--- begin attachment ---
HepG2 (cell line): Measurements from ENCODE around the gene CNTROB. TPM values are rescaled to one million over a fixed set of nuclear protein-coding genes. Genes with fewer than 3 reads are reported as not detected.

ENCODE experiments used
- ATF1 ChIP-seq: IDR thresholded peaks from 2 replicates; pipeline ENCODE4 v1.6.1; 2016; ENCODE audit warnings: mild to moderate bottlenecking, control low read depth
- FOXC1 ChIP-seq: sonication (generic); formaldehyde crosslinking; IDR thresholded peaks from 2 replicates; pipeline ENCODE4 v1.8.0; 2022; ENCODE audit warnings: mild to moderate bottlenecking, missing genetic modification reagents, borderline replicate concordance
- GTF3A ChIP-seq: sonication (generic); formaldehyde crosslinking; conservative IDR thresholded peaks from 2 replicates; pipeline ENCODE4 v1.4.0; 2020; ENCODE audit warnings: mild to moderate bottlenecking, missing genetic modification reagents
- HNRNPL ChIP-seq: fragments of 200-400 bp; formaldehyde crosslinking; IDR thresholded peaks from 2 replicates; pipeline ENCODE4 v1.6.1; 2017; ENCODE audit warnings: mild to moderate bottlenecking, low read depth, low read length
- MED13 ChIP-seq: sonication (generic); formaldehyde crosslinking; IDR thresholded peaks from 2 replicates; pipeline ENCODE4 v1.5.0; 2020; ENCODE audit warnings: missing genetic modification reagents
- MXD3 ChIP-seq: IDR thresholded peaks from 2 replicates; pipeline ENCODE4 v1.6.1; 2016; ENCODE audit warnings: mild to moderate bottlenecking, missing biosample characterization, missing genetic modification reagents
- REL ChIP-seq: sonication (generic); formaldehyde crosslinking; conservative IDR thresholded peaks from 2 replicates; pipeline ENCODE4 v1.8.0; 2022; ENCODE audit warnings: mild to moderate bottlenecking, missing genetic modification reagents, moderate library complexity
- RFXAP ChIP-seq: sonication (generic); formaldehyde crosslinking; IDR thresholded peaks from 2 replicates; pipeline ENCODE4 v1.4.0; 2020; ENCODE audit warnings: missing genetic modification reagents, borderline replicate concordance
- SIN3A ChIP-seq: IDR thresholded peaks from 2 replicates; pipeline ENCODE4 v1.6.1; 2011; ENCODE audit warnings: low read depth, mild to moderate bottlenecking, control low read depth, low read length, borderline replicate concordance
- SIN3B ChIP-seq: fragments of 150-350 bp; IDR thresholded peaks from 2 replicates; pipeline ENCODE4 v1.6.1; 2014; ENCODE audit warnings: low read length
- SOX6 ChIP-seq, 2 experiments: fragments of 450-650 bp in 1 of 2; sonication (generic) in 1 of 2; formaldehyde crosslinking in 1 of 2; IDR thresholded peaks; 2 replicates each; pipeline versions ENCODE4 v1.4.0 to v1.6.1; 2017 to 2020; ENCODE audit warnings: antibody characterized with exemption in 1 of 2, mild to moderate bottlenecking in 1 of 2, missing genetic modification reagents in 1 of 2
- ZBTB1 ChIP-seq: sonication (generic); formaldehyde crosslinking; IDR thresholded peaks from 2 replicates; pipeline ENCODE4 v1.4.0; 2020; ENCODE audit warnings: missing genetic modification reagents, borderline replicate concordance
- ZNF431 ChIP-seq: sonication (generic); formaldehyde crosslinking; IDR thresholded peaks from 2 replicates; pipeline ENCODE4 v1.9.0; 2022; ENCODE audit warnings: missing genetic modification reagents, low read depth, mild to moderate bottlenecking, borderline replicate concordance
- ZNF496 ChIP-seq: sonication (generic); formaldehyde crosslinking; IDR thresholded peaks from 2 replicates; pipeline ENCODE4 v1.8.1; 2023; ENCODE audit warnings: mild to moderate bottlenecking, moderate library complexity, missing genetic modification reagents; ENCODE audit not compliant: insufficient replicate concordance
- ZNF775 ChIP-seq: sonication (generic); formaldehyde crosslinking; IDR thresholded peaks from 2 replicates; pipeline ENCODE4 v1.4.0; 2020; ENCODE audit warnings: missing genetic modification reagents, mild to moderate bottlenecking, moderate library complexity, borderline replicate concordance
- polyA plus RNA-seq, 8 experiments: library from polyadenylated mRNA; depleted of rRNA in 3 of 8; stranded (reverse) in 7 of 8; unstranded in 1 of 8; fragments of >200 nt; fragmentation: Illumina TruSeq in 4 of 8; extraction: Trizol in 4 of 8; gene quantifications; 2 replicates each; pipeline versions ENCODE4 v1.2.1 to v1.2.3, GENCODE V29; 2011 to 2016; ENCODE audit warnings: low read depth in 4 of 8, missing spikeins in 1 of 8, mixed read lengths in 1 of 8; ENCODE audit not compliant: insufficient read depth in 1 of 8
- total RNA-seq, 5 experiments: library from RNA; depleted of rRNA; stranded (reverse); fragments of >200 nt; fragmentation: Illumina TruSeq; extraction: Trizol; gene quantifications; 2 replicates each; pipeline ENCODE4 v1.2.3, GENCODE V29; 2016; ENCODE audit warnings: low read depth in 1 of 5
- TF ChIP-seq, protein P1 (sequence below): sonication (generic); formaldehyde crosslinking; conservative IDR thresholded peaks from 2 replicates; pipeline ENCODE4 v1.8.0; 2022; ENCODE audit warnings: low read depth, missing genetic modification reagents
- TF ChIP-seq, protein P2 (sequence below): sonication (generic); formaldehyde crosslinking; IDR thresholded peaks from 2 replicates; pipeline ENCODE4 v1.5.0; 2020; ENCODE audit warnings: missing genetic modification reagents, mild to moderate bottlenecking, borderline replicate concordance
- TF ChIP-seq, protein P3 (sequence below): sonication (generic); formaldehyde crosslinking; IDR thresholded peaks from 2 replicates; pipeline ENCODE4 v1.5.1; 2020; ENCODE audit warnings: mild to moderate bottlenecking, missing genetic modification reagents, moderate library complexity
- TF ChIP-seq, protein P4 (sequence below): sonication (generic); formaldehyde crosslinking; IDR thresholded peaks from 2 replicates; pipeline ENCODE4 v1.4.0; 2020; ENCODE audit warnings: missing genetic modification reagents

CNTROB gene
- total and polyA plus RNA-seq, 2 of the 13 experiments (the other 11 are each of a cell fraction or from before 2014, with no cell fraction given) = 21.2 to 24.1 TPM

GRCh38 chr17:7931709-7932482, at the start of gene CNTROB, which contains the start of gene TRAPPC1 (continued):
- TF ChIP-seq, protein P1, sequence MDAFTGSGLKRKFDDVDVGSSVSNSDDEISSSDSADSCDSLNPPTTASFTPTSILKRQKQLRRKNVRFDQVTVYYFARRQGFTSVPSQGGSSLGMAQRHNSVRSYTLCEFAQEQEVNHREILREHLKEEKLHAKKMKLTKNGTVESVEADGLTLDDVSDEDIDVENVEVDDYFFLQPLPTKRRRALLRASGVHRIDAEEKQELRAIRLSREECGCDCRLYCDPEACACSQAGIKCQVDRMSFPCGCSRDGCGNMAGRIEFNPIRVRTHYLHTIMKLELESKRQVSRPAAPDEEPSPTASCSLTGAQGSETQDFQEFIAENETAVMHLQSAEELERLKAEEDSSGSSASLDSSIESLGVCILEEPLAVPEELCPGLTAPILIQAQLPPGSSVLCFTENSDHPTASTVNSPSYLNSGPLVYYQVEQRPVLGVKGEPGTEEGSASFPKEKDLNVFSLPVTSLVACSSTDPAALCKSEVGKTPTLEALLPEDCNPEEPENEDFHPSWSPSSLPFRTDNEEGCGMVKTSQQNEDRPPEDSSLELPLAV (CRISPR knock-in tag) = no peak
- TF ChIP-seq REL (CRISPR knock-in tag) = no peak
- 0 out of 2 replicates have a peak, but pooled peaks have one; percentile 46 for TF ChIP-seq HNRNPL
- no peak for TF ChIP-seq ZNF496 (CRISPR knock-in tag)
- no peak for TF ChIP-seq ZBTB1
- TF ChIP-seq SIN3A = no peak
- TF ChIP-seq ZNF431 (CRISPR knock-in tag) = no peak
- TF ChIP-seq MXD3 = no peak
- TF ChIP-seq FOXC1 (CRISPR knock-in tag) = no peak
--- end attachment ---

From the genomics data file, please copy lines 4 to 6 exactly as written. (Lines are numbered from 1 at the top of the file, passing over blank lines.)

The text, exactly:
- FOXC1 ChIP-seq: sonication (generic); formaldehyde crosslinking; IDR thresholded peaks from 2 replicates; pipeline ENCODE4 v1.8.0; 2022; ENCODE audit warnings: mild to moderate bottlenecking, missing genetic modification reagents, borderline replicate concordance
- GTF3A ChIP-seq: sonication (generic); formaldehyde crosslinking; conservative IDR thresholded peaks from 2 replicates; pipeline ENCODE4 v1.4.0; 2020; ENCODE audit warnings: mild to moderate bottlenecking, missing genetic modification reagents
- HNRNPL ChIP-seq: fragments of 200-400 bp; formaldehyde crosslinking; IDR thresholded peaks from 2 replicates; pipeline ENCODE4 v1.6.1; 2017; ENCODE audit warnings: mild to moderate bottlenecking, low read depth, low read length